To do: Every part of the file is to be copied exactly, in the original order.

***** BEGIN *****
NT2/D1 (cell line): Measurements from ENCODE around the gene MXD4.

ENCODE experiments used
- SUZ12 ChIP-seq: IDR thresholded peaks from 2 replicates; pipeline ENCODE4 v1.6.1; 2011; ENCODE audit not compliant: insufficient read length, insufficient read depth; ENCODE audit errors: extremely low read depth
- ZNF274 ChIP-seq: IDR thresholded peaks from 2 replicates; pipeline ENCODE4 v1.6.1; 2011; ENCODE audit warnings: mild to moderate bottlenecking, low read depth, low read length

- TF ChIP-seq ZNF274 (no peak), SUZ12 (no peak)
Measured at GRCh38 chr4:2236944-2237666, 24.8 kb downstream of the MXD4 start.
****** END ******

NT2/D1 (cell line): Measurements from ENCODE around the gene MXD4.

ENCODE experiments used
- SUZ12 ChIP-seq: IDR thresholded peaks from 2 replicates; pipeline ENCODE4 v1.6.1; 2011; ENCODE audit not compliant: insufficient read length, insufficient read depth; ENCODE audit errors: extremely low read depth
- ZNF274 ChIP-seq: IDR thresholded peaks from 2 replicates; pipeline ENCODE4 v1.6.1; 2011; ENCODE audit warnings: mild to moderate bottlenecking, low read depth, low read length

- TF ChIP-seq ZNF274 (no peak), SUZ12 (no peak)
Measured at GRCh38 chr4:2236944-2237666, 24.8 kb downstream of the MXD4 start.